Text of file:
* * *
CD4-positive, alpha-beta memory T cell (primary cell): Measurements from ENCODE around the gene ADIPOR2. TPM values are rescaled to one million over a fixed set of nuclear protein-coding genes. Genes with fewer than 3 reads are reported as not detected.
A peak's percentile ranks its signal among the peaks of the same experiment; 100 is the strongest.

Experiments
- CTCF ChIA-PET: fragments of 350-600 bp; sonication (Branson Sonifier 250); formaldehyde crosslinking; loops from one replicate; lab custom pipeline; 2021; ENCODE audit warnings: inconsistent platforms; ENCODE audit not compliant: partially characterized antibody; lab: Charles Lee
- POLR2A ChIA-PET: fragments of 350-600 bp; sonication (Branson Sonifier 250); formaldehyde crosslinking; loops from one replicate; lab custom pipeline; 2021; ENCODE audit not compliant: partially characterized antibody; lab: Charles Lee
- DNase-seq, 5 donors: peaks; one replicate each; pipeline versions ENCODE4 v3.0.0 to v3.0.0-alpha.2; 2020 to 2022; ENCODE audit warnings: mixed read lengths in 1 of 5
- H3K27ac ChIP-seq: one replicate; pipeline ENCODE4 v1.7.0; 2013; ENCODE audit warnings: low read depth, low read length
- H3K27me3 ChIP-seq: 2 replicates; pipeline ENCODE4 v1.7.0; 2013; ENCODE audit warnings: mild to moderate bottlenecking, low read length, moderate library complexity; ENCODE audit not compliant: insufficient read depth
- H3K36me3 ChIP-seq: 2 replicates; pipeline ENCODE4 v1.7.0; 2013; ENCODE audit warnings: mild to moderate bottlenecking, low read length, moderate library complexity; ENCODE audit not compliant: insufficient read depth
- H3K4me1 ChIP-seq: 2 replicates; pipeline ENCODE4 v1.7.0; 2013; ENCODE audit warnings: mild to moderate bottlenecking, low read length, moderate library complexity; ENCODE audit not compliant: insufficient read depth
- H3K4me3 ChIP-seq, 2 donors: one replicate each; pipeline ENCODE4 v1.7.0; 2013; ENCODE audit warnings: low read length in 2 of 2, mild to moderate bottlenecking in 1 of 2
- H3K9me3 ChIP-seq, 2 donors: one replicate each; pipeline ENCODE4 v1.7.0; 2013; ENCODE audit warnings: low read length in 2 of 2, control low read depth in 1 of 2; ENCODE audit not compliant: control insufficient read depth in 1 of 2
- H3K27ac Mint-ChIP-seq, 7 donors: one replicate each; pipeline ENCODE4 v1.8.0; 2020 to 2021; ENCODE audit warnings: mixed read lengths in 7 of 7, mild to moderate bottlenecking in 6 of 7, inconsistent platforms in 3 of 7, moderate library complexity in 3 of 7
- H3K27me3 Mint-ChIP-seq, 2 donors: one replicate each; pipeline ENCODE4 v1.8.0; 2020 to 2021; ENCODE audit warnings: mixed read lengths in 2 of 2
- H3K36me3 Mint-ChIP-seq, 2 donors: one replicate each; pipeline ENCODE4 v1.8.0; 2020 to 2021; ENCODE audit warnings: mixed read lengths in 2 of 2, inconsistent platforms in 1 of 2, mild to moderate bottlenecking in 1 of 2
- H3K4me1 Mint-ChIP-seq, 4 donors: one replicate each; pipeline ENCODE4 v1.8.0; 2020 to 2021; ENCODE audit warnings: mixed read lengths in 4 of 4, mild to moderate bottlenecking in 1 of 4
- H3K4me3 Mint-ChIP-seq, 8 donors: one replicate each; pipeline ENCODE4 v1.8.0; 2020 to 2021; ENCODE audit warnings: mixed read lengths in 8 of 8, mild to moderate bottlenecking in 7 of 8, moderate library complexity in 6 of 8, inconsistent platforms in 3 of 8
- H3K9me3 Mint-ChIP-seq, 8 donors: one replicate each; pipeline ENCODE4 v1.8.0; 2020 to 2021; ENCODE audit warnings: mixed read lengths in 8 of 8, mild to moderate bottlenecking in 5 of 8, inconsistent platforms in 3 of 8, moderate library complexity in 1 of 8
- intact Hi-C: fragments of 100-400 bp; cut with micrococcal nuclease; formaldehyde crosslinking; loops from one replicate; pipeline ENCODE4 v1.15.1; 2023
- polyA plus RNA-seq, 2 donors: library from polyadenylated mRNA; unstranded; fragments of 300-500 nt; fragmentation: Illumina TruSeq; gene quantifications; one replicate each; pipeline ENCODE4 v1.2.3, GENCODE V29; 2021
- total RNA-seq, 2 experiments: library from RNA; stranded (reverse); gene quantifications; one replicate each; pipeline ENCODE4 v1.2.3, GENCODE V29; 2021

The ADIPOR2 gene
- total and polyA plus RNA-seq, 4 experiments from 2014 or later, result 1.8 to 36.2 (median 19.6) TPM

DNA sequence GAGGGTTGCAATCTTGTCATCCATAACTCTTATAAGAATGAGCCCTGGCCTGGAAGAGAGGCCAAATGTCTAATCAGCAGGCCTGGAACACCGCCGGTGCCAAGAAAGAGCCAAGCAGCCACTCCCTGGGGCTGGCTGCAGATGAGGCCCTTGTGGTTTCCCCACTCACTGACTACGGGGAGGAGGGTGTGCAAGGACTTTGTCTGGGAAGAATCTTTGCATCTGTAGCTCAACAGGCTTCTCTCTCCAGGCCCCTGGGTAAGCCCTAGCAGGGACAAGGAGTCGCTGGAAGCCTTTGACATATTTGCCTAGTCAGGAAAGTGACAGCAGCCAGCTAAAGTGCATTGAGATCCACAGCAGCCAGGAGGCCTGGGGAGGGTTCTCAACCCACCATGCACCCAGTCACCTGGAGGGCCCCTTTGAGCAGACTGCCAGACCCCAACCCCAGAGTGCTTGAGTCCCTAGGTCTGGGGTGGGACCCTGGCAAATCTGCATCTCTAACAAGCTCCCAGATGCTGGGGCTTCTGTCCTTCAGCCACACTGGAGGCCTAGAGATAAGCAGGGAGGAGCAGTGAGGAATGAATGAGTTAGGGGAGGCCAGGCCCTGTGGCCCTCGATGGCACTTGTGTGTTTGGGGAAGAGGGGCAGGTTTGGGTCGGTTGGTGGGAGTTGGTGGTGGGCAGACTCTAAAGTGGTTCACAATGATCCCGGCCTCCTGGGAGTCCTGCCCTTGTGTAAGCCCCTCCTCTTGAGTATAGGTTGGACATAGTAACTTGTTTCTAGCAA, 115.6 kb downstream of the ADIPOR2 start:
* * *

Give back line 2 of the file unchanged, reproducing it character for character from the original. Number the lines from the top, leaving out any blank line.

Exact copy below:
A peak's percentile ranks its signal among the peaks of the same experiment; 100 is the strongest.